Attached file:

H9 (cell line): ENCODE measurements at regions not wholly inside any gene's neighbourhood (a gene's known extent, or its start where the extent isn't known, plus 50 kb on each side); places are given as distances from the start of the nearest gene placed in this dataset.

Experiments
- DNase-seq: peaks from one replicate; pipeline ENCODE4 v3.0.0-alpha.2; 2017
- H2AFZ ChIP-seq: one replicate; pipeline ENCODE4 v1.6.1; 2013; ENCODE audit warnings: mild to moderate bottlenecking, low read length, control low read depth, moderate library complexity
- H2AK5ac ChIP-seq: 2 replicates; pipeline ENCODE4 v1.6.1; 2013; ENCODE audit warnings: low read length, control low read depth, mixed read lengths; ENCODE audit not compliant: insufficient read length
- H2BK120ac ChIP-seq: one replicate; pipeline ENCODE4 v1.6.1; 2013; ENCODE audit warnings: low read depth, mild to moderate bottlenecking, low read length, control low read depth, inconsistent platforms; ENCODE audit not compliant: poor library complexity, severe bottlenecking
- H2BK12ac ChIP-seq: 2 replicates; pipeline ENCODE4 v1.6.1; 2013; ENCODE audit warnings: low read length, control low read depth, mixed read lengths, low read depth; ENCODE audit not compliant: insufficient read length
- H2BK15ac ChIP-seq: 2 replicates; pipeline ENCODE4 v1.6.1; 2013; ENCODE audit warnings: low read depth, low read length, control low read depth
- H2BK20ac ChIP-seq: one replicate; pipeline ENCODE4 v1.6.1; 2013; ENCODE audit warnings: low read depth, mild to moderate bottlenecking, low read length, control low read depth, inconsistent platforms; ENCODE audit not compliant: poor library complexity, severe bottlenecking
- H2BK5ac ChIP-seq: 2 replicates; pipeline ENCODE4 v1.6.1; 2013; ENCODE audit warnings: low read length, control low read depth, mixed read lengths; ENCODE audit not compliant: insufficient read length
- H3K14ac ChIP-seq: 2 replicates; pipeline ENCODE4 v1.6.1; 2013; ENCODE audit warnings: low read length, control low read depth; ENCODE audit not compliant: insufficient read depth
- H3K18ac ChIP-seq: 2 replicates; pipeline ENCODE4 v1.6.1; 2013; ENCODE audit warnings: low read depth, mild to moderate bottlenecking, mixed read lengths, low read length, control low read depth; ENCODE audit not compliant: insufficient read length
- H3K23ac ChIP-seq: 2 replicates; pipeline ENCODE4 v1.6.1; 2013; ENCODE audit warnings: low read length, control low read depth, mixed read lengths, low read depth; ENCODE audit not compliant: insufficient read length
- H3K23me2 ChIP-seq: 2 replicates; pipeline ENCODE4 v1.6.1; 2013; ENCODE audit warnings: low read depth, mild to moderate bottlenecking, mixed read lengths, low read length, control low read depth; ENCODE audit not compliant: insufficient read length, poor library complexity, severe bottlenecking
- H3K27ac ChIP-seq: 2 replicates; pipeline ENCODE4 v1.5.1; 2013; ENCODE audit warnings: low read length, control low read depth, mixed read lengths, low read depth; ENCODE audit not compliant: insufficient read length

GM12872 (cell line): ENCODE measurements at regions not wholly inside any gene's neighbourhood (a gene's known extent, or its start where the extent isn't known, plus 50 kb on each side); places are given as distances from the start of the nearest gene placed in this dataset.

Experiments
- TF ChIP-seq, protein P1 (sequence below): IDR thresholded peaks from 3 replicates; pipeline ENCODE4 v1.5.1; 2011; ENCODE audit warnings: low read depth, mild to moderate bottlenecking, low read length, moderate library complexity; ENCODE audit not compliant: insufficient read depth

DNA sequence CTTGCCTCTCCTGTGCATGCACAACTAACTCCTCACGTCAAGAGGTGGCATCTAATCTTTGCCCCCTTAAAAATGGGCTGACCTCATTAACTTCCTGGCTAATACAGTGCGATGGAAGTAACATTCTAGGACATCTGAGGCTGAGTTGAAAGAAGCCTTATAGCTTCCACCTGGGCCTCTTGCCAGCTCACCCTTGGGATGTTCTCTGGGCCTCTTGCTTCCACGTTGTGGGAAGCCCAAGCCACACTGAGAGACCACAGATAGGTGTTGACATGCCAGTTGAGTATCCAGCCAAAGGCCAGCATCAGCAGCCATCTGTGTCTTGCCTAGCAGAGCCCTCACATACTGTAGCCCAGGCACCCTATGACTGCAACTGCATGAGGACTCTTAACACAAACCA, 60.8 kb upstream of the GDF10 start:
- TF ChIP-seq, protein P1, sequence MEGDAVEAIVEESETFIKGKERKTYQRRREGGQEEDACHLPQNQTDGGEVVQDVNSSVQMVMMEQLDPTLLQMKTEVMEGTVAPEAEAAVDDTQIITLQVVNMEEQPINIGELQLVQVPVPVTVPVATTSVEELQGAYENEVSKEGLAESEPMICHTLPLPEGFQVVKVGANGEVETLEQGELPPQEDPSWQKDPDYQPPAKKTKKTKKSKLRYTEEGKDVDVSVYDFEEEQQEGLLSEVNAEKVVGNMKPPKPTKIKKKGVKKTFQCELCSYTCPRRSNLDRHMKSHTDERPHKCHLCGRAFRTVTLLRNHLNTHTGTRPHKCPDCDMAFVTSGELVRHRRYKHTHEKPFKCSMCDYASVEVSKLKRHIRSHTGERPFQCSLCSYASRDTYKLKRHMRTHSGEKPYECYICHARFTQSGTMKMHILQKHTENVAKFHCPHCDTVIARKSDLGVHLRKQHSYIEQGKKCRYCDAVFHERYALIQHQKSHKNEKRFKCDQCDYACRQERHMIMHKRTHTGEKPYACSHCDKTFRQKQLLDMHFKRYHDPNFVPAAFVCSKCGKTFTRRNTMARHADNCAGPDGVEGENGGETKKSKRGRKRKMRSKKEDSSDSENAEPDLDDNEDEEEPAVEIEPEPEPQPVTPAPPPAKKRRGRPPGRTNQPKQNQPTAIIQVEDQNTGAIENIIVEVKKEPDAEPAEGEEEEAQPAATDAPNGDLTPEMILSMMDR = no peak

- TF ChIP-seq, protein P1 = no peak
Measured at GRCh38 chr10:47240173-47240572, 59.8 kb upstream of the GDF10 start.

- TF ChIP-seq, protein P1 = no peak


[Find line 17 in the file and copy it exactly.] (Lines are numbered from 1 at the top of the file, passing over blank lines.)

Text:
Experiments